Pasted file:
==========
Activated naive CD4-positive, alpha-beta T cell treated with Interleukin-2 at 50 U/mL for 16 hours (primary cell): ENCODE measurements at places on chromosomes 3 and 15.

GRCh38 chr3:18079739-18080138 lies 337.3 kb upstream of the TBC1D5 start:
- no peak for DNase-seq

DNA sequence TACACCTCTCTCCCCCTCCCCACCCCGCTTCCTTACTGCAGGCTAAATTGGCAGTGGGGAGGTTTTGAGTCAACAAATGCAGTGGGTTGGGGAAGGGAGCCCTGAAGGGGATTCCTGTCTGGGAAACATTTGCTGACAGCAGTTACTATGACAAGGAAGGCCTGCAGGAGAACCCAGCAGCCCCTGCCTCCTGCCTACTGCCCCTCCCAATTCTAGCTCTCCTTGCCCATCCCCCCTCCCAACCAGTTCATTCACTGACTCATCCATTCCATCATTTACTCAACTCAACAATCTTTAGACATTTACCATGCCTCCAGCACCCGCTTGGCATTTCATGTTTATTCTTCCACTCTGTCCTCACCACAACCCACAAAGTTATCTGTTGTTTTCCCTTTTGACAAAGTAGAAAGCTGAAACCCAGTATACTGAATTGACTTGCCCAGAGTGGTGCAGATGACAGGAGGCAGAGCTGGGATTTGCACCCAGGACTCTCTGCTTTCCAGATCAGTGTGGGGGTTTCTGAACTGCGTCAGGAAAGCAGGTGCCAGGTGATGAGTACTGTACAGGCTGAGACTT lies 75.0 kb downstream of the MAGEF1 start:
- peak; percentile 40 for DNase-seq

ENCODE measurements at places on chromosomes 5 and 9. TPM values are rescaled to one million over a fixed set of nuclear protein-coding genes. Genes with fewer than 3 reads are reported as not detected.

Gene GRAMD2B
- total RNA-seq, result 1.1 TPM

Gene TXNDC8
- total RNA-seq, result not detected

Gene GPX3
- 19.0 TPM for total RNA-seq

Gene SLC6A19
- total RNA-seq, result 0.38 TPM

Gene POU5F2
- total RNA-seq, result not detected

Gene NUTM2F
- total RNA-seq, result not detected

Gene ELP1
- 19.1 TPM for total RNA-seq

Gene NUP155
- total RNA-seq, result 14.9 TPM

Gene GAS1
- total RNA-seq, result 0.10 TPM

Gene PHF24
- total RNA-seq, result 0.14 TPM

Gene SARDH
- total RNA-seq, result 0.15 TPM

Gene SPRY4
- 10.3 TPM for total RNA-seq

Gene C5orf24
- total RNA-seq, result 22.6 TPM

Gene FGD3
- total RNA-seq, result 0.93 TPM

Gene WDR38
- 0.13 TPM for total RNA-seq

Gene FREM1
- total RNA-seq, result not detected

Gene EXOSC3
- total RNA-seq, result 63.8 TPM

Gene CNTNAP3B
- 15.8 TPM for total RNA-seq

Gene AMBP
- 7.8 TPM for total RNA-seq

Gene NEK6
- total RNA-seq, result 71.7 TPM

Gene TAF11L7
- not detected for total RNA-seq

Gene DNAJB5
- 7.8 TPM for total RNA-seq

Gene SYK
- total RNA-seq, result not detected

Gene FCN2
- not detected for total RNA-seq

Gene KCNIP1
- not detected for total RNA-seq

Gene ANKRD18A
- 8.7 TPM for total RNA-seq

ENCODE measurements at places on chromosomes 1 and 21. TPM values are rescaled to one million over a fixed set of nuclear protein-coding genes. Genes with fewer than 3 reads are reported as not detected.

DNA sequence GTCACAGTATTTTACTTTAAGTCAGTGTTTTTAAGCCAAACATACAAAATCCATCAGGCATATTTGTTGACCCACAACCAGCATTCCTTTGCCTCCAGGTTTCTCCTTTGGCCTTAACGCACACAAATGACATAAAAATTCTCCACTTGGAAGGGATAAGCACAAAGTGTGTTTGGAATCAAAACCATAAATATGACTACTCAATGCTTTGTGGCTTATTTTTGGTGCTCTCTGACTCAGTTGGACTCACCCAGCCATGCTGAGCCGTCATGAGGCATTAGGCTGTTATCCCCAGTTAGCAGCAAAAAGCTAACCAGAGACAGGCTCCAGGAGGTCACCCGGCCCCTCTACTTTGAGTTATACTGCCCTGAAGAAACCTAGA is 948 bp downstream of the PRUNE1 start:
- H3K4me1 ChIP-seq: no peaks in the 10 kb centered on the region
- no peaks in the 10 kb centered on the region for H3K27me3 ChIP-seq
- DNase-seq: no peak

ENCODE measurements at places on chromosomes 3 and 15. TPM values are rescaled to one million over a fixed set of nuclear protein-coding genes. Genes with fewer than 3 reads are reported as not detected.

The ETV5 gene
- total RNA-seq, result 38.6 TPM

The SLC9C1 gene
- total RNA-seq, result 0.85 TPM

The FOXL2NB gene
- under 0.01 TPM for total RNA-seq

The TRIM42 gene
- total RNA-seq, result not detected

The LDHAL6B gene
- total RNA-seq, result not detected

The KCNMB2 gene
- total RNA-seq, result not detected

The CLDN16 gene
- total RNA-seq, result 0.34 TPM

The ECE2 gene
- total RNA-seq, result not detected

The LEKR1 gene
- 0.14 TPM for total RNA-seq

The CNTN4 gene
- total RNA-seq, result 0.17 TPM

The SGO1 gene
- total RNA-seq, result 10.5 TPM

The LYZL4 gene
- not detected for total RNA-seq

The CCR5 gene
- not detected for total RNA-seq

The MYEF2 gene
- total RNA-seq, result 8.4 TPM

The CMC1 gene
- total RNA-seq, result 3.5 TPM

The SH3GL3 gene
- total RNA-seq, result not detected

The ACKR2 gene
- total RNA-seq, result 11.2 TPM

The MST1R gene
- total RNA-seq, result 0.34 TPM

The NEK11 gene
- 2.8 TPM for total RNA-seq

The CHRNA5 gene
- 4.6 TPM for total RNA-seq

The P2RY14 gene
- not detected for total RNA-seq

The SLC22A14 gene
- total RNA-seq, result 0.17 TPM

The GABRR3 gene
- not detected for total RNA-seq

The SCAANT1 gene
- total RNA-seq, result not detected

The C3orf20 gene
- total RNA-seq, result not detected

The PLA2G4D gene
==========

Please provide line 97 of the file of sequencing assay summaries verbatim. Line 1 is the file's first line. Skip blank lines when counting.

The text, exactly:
The ACKR2 gene